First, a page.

Broadway has traditionally thrived on misfits: disfigured Phantoms, consumptive French prostitutes, grown adults dressed like Jazzercizing felines—even a glittery, self-proclaimed “girlyboy” with an Angry Inch. But Fun Home (now showing at Circle in the Square Theatre in an in-the-round staging) may still be one of the least likely musicals ever to come to the Great White Way.
Then again, the memoir it’s based on, Alison Bechdel’s 2006 graphic novel of the same name, was an equally unlikely literary phenomenon: The hand-drawn story of a girl who grew up in a gloomy Victorian playing hide-and-seek in caskets with her brothers (her father was the town’s part-time undertaker) and trying to solve the mystery of her parents’ unhappy marriage (he was also, it turns out, having sexual liaisons with men, some of them teenagers).
Or, as the adult Alison (Beth Malone) says frankly in the play: “Dad and I both grew up in the same small Pennsylvania town, and he was gay and I was gay, and he killed himself, and I became a lesbian cartoonist.” Malone is actually only one of three iterations of Alison onstage; she also appears as a sweet, scrappy kid (Sydney Lucas), and as an Oberlin undergrad (Emily Skeggs) finally coming into her own sexuality. No Alison is ever onstage without one of her other selves for long; even when Malone isn’t speaking she’s almost always perched somewhere nearby, watching over and sometimes interjecting on the action. The clever construction of the set—pieces rise and fall from trap-door floor panels like stealth magic tricks—allows scenes to move seamlessly between drawing rooms and dorm rooms and back again.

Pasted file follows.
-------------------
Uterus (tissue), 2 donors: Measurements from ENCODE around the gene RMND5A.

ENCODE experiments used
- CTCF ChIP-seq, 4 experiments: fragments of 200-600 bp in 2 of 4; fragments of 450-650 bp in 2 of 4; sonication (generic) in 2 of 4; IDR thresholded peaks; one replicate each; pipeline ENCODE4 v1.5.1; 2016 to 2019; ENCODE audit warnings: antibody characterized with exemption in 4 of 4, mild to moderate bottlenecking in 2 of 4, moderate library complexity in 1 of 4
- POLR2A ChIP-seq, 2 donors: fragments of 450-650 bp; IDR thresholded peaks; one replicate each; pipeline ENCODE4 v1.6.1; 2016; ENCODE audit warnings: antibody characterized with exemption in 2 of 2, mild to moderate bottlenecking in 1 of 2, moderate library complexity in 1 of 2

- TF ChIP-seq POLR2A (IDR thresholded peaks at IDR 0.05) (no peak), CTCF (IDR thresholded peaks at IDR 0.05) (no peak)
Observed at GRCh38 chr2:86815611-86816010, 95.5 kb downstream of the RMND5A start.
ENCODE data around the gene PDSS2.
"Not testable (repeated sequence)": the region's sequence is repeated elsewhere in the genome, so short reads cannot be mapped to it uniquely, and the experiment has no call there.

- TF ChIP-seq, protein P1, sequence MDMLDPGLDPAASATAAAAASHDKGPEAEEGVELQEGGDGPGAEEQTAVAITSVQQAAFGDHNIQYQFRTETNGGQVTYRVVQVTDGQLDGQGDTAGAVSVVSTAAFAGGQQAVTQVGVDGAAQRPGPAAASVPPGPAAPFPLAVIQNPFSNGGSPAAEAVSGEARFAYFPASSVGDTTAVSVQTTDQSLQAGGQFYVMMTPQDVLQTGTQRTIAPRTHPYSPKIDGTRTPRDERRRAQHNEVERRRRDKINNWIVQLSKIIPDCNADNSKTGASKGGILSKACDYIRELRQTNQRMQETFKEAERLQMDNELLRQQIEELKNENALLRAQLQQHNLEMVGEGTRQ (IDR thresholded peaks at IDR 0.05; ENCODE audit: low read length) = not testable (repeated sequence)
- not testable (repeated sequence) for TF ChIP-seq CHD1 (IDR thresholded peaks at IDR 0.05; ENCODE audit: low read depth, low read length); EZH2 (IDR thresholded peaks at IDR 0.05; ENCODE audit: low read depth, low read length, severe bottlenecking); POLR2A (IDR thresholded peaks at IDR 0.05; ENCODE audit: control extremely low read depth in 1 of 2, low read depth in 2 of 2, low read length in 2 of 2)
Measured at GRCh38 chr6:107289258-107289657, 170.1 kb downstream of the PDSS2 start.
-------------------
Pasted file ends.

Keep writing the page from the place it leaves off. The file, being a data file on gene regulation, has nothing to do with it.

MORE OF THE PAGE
We’ve gotten this far without mentioning that somewhere in Fun Home’s journey from page to stage, it became a musical. And honestly, it doesn’t feel like an entirely promising prospect early on: warbled lines about finding a gorgeous piece of Irish linen at a barn sale (“It All Comes Back [Opening]”) and dusting the Dresden figurines in the living room for a visitor (“Welcome to Our House on Maple Avenue”) sound disconcertingly like a J. Peterman catalog being read in multiple octaves.
But the songs, by Lisa Kron and Jeanine Tesori, soon begin to bloom. There’s wit and poignancy layer-caked in nearly every number—and nice doses of levity too (see the sibling disco-boogie “Come to the Fun Home” and the rapturous postcoital spree “Changing My Major”).
Bechdel’s father Bruce (Tony winner Michael Cerveris, Sweeney Todd) has a lot to carry, and the actor smartly telegraphs the inner turmoil of a man whose disappointments and dishonesty have made him almost as much of a stranger to himself as he is to his daughter. But Judy Kuhn (Chess), playing his wife Helen, has her own quiet revolution, letting the real, ragged human beneath the dutiful-housewife veneer fight her way out.
All three Alisons share the same refreshing kind of naturalism, and each actress makes the part her own without showboating or selling the story’s knottier sentiments short to reach the cheap seats. A little bit of nuance inevitably gets lost when subject matter this dark is set to song; death and deep family schisms, after all, aren’t always fit for jazz hands. But like the book, Fun Home manages to use an oft-unserious medium to deliver something seriously, singularly moving. A-